Japanese Stop Currency Speculation, Not Really

Japan intervened in their foreign exchange rates after the yen hit a post WWII high against the dollar.

The dollar spiked after the intervention as much as 4 percent past 79 yen from around 75.65 yen. The dollar touched a record low of 75.31 yen earlier on Monday.

Finance Minister Jun Azumi said Tokyo stepped into the market for the second time in less than three months on its own at 10:25 a.m. local time (0125 GMT) and would continue to intervene until it was satisfied with the results.

The Yen is considered safe haven and there have been other recent interventions:

Monday’s maneuver was the fourth time in just over a year that Japan has intervened to stem the yen’s rise.

The BBC reports the Yen dropped 5% to the dollar after the move. One must wonder why is such speculation going on with the Yen, which is considered save haven. It seems in spite of the big Greek debt haircut and U.S. Q3 GDP of 2.5%., markets are leery and believe little has be resolved.

It seems speculators are ganging up on the yen in spite of Japan's quantitative easing:

This is Pathetic

This story is pathetic. In order to survive, find a job, a woman has to leave her homeland, move to a low cost country, accept super low wages, to offer telephone support to....her own country.

I'm not making this up.

In October 2008, when the world was reeling from the collapse of Lehman Brothers and job markets were freezing up everywhere, Akane Natori waltzed into a new position she liked. “Things went so smoothly after applying online, and before I knew it, I had the job,” said Ms. Natori, who was then a 26-year-old sales assistant at an import-export company in Tokyo.

There was just one catch, one that speaks volumes about the Japanese economy and the challenges younger Japanese face in a country where college graduates used to count on lifetime employment with the company they joined right out of school. Ms. Natori’s new job — working in a call center answering queries from customers in Japan — was in Bangkok.

A glimpse into our future?

On the 20th Anniversary of the start of Japan's "lost decades", the government of Japan is announcing yet another plan to stimulate their economy.

Japan’s four-month-old Government, already reeling from a political funding scandal and dwindling public support, today vowed to enlarge the economy by 150 trillion yen (£1 trillion) and haul the nation out of a “long, downward-sloping tunnel”.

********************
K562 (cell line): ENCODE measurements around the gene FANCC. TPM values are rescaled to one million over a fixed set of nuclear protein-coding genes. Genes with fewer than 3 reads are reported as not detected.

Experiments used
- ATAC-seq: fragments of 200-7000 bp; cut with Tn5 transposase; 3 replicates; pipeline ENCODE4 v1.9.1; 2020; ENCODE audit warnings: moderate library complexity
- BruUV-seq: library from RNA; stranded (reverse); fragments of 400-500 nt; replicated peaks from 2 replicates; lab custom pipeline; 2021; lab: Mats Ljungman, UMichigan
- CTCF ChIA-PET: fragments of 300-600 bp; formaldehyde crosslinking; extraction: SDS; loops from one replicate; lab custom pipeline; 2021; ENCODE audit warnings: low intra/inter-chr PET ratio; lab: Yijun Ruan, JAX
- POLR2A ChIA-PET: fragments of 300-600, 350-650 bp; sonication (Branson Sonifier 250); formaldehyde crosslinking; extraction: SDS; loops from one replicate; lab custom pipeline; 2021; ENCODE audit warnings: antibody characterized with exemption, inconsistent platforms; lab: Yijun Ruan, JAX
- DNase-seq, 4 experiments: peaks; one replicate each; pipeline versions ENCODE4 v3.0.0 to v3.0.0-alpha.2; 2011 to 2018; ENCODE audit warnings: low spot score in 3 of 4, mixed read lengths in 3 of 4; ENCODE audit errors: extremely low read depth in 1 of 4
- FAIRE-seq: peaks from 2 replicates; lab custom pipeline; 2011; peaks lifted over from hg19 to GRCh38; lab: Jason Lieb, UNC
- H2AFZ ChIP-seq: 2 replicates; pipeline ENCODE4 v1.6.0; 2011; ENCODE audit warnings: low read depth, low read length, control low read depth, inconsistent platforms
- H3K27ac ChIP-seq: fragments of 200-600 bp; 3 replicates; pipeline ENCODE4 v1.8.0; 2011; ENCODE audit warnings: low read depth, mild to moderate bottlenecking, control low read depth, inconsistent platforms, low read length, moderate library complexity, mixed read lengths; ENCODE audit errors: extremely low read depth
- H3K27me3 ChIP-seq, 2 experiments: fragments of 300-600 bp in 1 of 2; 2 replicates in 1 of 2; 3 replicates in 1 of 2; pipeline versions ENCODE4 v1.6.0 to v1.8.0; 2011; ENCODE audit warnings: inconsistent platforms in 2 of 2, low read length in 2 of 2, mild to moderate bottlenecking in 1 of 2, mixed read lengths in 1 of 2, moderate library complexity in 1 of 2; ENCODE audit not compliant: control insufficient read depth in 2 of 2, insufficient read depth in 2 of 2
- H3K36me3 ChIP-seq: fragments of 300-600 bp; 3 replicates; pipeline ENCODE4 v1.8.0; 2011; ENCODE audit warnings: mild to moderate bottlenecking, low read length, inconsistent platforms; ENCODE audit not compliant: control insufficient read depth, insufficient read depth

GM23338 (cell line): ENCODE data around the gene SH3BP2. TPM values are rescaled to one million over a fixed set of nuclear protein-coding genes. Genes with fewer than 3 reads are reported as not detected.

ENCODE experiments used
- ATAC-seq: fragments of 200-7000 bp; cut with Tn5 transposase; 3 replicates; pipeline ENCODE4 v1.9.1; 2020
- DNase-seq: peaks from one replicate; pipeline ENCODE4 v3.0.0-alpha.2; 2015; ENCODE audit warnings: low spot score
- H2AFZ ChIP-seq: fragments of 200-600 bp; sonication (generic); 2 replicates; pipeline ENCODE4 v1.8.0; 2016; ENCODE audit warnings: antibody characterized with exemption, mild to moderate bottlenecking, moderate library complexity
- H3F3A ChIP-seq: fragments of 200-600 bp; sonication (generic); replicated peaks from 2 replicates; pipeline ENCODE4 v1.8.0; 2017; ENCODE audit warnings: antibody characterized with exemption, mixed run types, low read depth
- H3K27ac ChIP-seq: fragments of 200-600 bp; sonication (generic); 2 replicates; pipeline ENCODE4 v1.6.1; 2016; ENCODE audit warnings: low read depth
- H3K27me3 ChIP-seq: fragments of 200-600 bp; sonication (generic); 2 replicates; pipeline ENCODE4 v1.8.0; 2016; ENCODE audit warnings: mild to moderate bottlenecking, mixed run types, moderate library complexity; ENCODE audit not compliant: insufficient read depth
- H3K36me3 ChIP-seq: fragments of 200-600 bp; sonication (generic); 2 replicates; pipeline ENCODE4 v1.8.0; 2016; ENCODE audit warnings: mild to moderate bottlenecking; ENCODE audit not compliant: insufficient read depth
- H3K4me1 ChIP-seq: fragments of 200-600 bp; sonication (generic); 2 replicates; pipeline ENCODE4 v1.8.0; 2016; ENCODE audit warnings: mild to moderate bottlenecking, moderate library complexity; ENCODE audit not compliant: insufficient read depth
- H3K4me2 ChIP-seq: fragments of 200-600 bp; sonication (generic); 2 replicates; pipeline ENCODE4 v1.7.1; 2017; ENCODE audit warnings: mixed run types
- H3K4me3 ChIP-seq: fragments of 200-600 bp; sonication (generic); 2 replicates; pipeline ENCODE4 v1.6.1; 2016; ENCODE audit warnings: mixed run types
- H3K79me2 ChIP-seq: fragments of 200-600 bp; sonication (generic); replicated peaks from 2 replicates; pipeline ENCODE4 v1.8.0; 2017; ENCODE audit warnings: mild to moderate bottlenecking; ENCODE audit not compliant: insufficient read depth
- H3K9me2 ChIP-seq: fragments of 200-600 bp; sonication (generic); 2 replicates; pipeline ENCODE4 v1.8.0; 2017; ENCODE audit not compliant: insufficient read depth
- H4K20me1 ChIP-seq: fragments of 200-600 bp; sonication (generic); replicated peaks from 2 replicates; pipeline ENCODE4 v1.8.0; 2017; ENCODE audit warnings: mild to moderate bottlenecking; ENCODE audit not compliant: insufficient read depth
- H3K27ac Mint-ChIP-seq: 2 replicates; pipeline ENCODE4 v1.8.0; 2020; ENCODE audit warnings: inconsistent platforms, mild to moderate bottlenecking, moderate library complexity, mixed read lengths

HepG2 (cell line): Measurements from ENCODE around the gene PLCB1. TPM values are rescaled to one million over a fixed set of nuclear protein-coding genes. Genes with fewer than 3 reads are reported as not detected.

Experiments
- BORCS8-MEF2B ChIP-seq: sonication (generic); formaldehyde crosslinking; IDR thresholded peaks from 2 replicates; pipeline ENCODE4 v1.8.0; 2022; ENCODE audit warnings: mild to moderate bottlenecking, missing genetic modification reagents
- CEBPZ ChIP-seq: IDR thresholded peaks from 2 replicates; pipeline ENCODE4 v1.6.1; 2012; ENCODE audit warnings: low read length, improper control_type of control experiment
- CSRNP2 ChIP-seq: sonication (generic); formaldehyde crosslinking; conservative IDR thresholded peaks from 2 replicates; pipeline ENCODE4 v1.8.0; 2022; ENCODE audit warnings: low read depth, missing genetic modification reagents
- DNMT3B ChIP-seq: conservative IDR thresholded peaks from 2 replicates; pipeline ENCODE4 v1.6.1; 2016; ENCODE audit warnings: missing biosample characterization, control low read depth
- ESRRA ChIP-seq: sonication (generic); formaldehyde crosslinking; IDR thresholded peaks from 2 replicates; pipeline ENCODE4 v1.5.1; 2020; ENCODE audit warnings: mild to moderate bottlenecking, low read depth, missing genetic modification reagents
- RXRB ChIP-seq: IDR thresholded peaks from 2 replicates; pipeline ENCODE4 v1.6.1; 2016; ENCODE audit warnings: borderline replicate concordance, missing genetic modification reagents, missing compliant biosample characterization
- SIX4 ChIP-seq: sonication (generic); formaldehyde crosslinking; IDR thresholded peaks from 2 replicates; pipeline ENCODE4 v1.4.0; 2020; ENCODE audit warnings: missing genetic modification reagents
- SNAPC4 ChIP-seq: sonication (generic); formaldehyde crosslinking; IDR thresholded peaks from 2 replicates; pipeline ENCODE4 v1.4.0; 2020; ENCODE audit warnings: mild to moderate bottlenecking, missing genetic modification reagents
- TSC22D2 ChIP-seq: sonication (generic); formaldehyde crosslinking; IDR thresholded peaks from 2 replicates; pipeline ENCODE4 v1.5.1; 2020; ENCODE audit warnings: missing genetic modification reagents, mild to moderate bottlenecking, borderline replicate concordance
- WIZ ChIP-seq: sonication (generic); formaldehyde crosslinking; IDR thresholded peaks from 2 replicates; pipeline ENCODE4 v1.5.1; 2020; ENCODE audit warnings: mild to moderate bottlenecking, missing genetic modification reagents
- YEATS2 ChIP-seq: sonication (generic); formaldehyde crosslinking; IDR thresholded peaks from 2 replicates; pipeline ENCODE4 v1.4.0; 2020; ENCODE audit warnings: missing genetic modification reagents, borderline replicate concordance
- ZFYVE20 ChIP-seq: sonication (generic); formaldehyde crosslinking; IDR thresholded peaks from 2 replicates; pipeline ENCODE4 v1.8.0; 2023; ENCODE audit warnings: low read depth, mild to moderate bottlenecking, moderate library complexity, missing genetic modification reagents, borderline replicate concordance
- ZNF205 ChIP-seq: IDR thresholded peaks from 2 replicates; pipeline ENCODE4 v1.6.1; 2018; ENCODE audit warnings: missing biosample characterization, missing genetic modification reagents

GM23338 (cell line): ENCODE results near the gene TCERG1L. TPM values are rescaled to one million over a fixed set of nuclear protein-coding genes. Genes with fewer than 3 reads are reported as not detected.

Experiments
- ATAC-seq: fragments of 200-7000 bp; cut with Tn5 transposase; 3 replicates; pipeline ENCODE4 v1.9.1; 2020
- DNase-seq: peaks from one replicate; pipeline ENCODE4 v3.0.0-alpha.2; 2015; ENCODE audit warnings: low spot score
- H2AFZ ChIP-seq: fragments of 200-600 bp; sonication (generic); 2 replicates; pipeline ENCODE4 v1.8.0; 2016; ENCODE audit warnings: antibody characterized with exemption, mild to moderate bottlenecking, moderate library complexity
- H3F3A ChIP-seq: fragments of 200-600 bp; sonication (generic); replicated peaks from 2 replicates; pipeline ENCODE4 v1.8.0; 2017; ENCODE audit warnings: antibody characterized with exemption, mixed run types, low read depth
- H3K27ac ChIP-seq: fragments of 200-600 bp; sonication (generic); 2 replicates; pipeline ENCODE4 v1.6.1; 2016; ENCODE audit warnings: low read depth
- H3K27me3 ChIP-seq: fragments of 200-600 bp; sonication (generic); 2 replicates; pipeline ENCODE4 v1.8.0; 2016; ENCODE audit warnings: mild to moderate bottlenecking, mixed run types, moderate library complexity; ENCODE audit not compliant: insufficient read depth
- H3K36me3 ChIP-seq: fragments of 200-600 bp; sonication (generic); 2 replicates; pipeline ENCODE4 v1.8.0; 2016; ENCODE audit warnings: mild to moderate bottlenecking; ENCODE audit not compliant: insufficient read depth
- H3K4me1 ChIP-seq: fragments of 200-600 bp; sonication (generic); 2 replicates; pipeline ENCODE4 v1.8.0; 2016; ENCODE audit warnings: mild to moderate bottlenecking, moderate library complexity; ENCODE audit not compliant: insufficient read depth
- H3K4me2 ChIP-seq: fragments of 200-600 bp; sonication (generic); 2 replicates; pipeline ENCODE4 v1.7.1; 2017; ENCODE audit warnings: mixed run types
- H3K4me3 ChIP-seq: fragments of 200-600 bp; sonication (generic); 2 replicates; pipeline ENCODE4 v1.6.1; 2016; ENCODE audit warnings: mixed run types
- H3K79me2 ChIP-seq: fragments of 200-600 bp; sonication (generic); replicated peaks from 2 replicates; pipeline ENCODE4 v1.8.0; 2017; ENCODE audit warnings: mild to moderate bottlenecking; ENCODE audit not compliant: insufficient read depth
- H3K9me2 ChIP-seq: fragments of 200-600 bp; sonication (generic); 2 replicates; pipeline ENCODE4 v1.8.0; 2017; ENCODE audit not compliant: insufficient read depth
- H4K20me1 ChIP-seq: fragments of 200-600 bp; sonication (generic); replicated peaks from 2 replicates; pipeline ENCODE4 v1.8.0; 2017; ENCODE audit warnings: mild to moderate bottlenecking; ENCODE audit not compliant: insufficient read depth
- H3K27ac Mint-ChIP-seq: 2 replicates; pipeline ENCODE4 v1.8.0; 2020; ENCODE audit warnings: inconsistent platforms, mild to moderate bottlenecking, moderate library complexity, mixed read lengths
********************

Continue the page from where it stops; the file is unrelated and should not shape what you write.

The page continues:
The Democratic Party of Japan said that the scheme would deliver annual real GDP growth of at least 2 per cent between now and 2020 and create more than 4 million new jobs over the same period....
Halfway through the Government’s ten-year plan, Japan's debt relative to GDP may rise to 246 per cent, according to analysts from the International Monetary Fund.

Japan Paying to Send Foreign Workers Home

Japan is trying to lower the labor supply by offering to pay foreign workers to go home.

Japan’s offer, extended to hundreds of thousands of blue-collar Latin American immigrants, is part of a new drive to encourage them to leave this recession-racked country. So far, at least 100 workers and their families have agreed to leave, Japanese officials said.

The program is limited to the country’s Latin American guest workers, whose Japanese parents and grandparents emigrated to Brazil and neighboring countries a century ago to work on coffee plantations.

In 1990, Japan — facing a growing industrial labor shortage — started issuing thousands of special work visas to descendants of these emigrants. An estimated 366,000 Brazilians and Peruvians now live in Japan.

Japan's Annual GDP - 12.7% Contraction

Japan's Economy Shrinks by 12.7% is reported by Bloomberg.

Japans exports in one quarter dropped 13.9%. Their quarterly GDP was 3.3% contraction and exports accounted for 3% of that drop.

Japan’s economy shrank at an annual 12.7 percent pace last quarter, the most since the 1974 oil shock, as recessions in the U.S. and Europe triggered a record drop in exports.

There Goes Japan. It's Official, they are in recession

Japan's Economy Is in Recession:

The country's gross domestic product contracted at an annual rate of 0.4 percent from July to September, marking the second consecutive quarter of negative growth -- the technical definition of a recession. Japan's previous recession was in 2001, after the collapse of the dot-com bubble in the United States.

Japan's economy minister warned that the situation could worsen: Collapsing sales of Japanese goods in the United States and Europe amid the global downturn threaten to make the country's export-dependent economy even weaker in coming months.

"Downside risks to the economy are growing further, and Japan is in a very serious situation," Kaoru Yosano said at a news conference.